If you have full coverage auto insurance, your policy could pay you for the value of your vehicle if it is totaled due to a covered loss. Losing your vehicle to a total loss can be stressful, but understanding how the process works and knowing how to get more for your total loss vehicle settlement could help you set realistic expectations for the process. The total loss settlement negotiation process can be intimidating, but Bankrate’s team of insurance editors has done the research to help you understand how to negotiate your vehicle’s value.
How to negotiate with car insurance adjusters about a car total loss
When you file a claim on your car insurance policy, your case will likely be assigned to a claims adjuster. The adjuster’s job is to review the facts of the loss, determine what coverages apply, pay out the appropriate amounts and settle the claim.
If your vehicle is determined to be a total loss — meaning that the vehicle cannot be repaired or that the cost of repairs exceeds the vehicle’s value — you may find yourself in a situation where you are offered less than what you think your vehicle is worth. If you are wondering how to negotiate with an insurance adjuster during an auto total loss claim, there are some steps you can follow.
Determine what the vehicle is worth
One of the first steps in total loss settlement negotiation is determining the value of your vehicle. This will depend on numerous factors, including the year, make and model of your vehicle, any upgrades to the body style, how many miles the vehicle has and its physical condition.
Estimates can be done by a qualified mechanic or an expert witness. But if you just need a ballpark figure, there are online tools that you can use to determine your vehicle’s value.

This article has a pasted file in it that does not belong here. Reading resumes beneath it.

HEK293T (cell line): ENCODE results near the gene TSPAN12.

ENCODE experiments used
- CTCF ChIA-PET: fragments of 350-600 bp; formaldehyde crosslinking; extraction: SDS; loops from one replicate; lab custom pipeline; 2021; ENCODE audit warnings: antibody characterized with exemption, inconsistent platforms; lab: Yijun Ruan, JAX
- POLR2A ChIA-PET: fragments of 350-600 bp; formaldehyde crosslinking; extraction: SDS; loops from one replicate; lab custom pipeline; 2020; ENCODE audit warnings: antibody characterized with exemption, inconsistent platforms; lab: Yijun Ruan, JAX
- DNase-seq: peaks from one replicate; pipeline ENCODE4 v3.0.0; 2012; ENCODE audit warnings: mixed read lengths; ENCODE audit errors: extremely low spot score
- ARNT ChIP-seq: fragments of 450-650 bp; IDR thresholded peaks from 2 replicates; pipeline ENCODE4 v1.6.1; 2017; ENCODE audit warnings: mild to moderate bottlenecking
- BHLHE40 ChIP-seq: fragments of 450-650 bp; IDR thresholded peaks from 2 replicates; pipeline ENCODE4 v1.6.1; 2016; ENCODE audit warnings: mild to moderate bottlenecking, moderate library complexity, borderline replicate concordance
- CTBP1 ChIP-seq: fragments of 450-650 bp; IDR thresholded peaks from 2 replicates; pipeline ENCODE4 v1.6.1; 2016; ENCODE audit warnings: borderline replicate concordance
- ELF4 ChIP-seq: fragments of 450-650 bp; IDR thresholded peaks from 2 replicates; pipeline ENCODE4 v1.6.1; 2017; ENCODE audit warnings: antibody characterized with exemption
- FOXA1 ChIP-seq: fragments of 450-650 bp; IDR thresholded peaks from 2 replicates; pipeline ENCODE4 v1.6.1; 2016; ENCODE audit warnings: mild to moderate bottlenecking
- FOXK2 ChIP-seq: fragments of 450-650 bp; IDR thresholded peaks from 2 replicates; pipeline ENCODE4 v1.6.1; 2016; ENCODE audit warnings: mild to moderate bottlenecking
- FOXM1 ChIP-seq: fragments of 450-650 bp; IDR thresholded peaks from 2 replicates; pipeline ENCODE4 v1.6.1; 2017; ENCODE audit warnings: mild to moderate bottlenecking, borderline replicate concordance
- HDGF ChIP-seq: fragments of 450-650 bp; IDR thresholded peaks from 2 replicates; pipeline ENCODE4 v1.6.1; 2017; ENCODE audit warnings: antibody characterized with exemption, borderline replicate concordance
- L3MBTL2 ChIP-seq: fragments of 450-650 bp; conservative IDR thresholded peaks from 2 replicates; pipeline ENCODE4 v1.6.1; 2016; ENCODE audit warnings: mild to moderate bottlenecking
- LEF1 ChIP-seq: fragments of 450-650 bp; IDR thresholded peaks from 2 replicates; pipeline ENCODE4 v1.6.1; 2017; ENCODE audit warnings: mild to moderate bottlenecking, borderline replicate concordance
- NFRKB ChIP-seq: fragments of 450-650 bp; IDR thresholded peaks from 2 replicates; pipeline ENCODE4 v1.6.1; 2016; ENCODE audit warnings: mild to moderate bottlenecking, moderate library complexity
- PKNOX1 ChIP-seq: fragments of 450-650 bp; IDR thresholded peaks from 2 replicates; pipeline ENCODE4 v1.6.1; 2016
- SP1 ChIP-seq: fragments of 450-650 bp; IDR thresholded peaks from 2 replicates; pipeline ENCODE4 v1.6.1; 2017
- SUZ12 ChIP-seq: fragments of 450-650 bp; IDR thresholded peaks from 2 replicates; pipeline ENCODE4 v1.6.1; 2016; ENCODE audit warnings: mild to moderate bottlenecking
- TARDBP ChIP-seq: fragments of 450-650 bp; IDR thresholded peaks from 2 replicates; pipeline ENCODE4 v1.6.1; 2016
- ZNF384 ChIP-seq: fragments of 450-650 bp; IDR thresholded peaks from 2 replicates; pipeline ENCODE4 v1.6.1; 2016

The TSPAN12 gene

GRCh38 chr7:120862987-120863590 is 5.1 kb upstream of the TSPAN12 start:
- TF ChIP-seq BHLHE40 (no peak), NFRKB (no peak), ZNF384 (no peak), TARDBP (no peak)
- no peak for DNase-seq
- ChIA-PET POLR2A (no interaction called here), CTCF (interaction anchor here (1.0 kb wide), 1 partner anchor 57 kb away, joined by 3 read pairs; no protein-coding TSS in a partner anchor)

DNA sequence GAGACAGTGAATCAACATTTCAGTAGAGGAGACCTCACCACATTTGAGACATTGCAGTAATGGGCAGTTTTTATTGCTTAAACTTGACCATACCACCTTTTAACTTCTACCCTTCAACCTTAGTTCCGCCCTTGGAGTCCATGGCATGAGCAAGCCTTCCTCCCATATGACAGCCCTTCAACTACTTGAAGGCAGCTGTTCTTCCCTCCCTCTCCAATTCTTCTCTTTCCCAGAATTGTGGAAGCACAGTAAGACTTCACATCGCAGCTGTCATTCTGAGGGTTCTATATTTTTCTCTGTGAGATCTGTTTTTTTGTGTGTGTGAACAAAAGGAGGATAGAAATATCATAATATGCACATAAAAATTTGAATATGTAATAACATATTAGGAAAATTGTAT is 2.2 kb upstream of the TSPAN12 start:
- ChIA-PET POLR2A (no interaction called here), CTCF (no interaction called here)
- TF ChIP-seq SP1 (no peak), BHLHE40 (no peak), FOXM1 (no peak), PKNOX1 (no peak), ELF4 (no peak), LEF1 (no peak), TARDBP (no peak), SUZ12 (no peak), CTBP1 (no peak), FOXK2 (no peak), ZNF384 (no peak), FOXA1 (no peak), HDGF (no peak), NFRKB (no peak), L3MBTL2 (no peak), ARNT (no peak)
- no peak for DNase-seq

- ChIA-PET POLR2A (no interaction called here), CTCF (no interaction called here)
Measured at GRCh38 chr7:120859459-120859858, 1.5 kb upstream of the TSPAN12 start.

Decide if the initial offer is too low
There may be no need to negotiate with your claims adjuster if the initial payout offer for your vehicle is sufficient. If the offer you receive is in line with your estimate of your vehicle’s worth, you could choose to accept the payout and close the claim.
Negotiate with your insurance adjuster
However, if you feel that the offer for your vehicle’s value is too low, you can begin negotiating with your claims adjuster. If you decide to negotiate, you may want to be prepared to show how you came up with your desired payout number. You could get a written estimate from more than one body shop as well as figures from online tools. The more documentation that you can provide, the stronger your case may be.
Hire an attorney
If your negotiations with the claims adjuster prove unsuccessful, you could hire an attorney. Although this is likely to be considered a last resort, litigation could help you get the settlement that you feel that you deserve. It could also help to relieve some of the stress surrounding total loss negotiations. An attorney is likely more familiar with the process and knows how to fight the insurance company regarding your totaled car.
Obtain a written settlement agreement
Once you reach a settlement with the insurer, you may want to confirm the terms in writing. This helps ensure that everyone agrees on the settlement amount and protects both parties by attesting that the insurance company agrees to pay a certain amount and that you agree to that amount.
Frequently asked questions
What does it mean when your car is a total loss?
If a vehicle is determined to be a total loss, it either means that it cannot be repaired at all or that the cost of replacing it will outweigh the value of the vehicle. A total loss can also indicate theft of a vehicle, but in that case you must have comprehensive coverage to be compensated for the loss.
Can I keep my car if it is a total loss?
Yes. In a typical total loss settlement, you are paid for the value of the vehicle, which means the car becomes the legal property of the insurance company. But in some cases, it could take very little damage to officially total your vehicle. In this case, you can choose to retain the car. Your total loss settlement may be decreased because you keep the car. You may also be required to remove comprehensive and collision coverage from your vehicle until the repairs are done. Even then, if your vehicle is damaged again, your claim payout may be reduced, because you have already been paid for the full value of your vehicle.
Should I get my own claims adjuster for total loss settlement negotiation?
If you are not happy with the offer presented to you by the insurance adjuster, you could choose to hire your own independent adjuster. However, this can be expensive and there is no guarantee that an independent adjuster will value your car more highly than an adjuster from your insurance company.